The overhead hurl at Stumpy's Hatchet House.
The overhead hurl at Stumpy's Hatchet House.

Stumpy's Hatchet House

Field review by the editors.

Eatontown, New Jersey

Hurling an ax used to be antisocial: an act of Bunyan zen, a pastime limited to lumberjacks and rogue boy scouts (We're talking about you, Troop 531). Silence, the swing, the release. Who knows where it will go? Then a pleasing thunk into a target.

Stumpy's Hatchet House.

Now, throwing an ax has become a bonding exercise and an anywhere-indoor attraction, on par with black light mini-golf. The folks at Stumpy's Hatchet House have figured it all out.

Co-founder Mark Oliphant told us about how he, his wife Trish, and friends Stu and Kelly Josberger, would play a game throwing axes at a dead tree, later adding an easel and target. After Mark retired from 38 years as a union carpenter, he was ready to try something new. "Sitting around the Cape May Brewery," Mark said of the foursome, "we had the inspiration to take that backyard game idea and turn it into a business." Opened in April, 2016, Mark said it was the first indoor ax throwing attraction in the USA. They plan to open Stumpy's Hatchet House franchises in other states.

Mark Oliphant and a souvenir plank.
Mark Oliphant and a souvenir plank.

Stumpy's is designed to evoke a rustic Pacific Northwest setting with carved signs and woodsy details courtesy of Mark's carpentry chops. Individual throwing areas -- pits -- are sectioned off with chain-link fencing, safe standing zones, and targets. Since axes keep reducing everything to splinters, there are ready piles of replacement targets and other Hatchet House furnishings.

The hatchets are basic metal boy scout-style hand axes -- Mark said they'd tested fancier styles and models, and these had the best feel and durability.

One intriguing aspect of Stumpy's Hatchet House is that wine and beer are permitted. Groups typically have a two hour session of tossing and BYOB contemplation. Patrons must be 21 or over. There's a Wood Shed Party Room, and special events, such as "Axe Your Ex" night, when participants are encouraged to bring photos to augment the targets.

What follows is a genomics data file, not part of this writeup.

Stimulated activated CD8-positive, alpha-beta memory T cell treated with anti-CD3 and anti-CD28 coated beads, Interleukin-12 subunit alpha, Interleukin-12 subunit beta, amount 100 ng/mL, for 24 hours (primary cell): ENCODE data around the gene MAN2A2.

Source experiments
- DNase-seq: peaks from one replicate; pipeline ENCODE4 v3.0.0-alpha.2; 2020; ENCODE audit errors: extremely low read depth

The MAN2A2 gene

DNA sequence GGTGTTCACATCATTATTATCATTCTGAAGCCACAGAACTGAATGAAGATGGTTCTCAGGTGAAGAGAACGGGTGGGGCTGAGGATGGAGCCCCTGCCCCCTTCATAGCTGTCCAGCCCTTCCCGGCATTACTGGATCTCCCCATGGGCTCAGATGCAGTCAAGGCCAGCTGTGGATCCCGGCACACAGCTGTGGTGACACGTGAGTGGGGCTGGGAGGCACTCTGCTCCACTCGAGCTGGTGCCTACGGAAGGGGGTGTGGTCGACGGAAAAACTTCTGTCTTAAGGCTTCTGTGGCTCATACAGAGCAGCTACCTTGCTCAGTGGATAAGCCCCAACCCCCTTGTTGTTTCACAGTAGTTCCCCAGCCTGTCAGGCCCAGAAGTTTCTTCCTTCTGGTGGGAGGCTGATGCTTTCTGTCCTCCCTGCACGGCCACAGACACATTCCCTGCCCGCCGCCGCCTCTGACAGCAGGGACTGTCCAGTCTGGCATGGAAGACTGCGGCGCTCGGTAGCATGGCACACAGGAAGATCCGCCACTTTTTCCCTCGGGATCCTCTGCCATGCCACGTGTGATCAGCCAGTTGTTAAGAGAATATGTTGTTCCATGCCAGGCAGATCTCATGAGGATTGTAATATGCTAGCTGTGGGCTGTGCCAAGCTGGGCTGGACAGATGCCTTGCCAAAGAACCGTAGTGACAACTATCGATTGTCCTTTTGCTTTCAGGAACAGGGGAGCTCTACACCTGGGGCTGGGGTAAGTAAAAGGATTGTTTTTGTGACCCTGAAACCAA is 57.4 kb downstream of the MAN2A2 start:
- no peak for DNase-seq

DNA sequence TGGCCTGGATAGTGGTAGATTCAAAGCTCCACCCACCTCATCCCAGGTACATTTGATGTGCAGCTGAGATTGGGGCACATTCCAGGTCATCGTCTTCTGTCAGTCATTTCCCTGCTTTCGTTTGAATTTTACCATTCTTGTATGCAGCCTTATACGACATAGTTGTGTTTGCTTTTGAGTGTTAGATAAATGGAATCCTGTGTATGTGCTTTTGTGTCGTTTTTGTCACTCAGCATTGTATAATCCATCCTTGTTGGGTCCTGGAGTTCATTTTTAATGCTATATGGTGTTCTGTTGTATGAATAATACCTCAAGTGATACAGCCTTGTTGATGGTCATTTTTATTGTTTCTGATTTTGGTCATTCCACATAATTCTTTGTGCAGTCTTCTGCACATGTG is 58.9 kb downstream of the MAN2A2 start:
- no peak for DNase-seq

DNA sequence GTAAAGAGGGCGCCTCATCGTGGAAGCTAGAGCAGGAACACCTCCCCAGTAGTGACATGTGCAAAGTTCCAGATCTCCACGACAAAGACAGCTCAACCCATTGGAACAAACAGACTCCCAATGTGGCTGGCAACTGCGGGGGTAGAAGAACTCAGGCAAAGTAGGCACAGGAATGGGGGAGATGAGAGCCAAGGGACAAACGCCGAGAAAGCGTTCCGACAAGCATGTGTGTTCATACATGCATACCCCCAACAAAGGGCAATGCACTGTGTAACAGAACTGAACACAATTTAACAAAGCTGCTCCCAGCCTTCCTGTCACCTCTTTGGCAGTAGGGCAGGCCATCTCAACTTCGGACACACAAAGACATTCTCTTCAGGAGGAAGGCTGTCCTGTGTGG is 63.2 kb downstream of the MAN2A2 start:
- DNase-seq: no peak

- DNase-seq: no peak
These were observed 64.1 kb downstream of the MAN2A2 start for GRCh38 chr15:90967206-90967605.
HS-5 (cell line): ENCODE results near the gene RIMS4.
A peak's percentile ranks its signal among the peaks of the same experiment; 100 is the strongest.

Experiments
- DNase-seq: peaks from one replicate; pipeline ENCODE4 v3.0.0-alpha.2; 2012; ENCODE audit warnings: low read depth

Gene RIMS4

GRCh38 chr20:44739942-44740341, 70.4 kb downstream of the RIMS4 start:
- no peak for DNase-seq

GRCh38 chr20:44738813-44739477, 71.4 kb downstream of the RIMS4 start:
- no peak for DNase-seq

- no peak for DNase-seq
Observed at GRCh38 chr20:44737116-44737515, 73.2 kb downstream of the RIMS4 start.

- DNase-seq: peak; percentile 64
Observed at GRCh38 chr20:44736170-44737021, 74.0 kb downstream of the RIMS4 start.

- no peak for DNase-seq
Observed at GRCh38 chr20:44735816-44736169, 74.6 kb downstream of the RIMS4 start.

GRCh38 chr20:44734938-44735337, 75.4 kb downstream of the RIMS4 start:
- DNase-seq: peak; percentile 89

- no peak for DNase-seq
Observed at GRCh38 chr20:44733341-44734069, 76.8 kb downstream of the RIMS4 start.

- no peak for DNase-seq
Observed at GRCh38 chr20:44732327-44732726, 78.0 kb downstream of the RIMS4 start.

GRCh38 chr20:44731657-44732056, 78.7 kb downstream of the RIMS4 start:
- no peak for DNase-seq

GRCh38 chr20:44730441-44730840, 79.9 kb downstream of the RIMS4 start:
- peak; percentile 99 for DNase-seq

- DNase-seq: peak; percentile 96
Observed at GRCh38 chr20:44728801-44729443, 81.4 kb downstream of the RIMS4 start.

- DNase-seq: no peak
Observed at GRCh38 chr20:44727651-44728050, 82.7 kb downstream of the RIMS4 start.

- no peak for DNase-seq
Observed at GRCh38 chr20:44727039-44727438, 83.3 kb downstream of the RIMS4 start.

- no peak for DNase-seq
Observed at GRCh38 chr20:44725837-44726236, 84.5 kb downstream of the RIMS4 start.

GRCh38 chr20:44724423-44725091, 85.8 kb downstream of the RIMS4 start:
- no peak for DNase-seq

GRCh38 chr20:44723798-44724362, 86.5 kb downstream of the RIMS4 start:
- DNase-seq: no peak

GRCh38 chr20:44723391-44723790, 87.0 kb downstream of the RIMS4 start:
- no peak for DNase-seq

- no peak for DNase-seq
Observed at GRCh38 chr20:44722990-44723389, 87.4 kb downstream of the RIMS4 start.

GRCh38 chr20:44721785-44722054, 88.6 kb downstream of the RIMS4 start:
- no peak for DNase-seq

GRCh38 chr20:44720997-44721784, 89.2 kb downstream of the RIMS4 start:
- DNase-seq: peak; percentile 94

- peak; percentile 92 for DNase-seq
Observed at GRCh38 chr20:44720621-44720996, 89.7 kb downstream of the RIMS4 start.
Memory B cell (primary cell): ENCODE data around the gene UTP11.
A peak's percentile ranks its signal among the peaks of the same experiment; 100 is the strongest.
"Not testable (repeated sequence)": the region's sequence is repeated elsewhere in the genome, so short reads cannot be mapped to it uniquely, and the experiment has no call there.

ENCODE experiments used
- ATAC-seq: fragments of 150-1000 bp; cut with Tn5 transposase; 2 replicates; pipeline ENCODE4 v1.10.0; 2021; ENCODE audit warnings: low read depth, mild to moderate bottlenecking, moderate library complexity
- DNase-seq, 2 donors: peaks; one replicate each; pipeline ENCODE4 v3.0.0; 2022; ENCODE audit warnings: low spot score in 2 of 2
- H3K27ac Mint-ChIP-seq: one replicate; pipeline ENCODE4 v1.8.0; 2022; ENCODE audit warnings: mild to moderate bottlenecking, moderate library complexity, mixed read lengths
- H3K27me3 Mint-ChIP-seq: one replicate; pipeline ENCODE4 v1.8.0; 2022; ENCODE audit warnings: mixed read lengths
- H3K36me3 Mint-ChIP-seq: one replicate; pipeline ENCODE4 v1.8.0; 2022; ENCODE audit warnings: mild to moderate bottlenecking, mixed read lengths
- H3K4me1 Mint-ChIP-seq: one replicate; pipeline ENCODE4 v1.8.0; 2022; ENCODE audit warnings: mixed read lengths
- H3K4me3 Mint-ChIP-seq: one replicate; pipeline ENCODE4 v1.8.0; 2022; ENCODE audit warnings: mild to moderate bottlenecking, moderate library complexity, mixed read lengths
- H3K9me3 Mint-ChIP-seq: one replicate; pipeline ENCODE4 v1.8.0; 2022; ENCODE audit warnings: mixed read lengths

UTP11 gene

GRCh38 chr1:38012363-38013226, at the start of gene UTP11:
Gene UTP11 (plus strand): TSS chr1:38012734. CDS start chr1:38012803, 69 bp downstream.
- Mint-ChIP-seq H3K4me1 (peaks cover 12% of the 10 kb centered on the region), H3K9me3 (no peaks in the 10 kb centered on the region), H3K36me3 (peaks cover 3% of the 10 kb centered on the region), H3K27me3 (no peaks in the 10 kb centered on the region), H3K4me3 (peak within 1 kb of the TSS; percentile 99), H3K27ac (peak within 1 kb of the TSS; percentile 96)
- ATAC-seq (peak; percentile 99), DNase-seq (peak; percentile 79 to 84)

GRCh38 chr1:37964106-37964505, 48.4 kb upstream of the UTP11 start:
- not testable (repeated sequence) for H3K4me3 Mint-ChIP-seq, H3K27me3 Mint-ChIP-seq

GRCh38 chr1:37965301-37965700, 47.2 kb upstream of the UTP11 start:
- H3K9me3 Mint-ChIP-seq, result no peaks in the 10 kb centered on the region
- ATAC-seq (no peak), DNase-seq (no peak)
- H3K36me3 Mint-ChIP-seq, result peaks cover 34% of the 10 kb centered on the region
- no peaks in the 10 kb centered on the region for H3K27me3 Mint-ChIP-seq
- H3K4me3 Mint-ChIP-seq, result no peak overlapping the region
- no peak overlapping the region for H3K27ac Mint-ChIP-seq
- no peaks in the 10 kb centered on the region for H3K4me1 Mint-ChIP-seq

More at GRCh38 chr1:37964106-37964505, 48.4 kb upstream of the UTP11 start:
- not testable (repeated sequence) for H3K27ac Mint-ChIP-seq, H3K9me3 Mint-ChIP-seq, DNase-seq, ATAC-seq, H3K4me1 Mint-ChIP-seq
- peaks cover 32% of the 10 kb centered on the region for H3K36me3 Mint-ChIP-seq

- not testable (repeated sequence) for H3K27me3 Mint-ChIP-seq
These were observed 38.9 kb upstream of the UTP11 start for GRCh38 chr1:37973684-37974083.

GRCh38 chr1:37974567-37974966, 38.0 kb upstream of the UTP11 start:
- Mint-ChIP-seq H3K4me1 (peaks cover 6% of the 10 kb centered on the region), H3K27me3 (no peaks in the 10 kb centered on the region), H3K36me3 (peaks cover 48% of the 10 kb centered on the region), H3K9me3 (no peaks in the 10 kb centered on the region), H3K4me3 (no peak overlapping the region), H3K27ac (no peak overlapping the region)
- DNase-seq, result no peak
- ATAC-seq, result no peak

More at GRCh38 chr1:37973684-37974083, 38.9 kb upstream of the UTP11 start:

We performed some throws, getting past assumptions that a badly released ax would head straight for a foot or shin. The forward motion, like a bowling step, kept the rotating ax moving away. But there's a trick to getting the sharp edge on the head to sink in to the target. Ax throwers we watched improved with more attempts, hitting the painted targets, but sticking was tougher. Styles alternated between one-handed flings, two-handed overhead tosses. Successful throws were rewarded with a ring of the "Bullseye Bell."

Hilarity in the Brad Pit.
Hilarity in the Brad Pit.

Eatontown struck us as an odd location choice for an "attraction" -- not a vacation mecca, far from Cape May, miles from the Jersey Shore, and buried inside an industrial park of warehouses and offices. Property sign rules forbid a hatchet billboard near the road, or even over the front door. But Stumpy's is near three major highways and a venerable shopping mall. Monmouth County is home to many corporations and affluent metaphorical skull cleavers, who can be reached through social media and word-of-mouth about Stumpy's "Social Throwdown."

Groups make reservations, and some weekends the throwing cages are a cacophony of thwacking and laughter. During our visit, a local Kiwanis Club conducted a fundraiser; Stumpy throwing coaches led the orientation and brief training required of participants. Everyone signed injury waivers.

Mark said "We decided to emphasize parties -- we can accommodate up to five, depending on the group size. There are a lot of tech companies in the area, and we get friendly competitions, 'Sales versus Engineers,' that sort of thing."

There are other ax-throwing establishments that have cropped up: Axe Monkeys, Urban Axes, the dozen locations of Bad Axe Throwing (mostly in Canada). "Those are 'leagues,'" Mark said, "not like us."

Stumpy's Hatchet House

Address:
22 Meridian Road Unit 5, Eatontown, NJ
Directions:
West of Rt. 35, north of Industrial Way W on Meridan Rd.
Hours:
W, Th 5-10, F, Sa 5-12, Su 2-8 (Call to verify)
Phone:
732-544-5069
Admission:
1 or 2 hr sessions, prices vary with group size.
RA Rates:
Worth a Detour
Save to My Sights

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October 17, 2017

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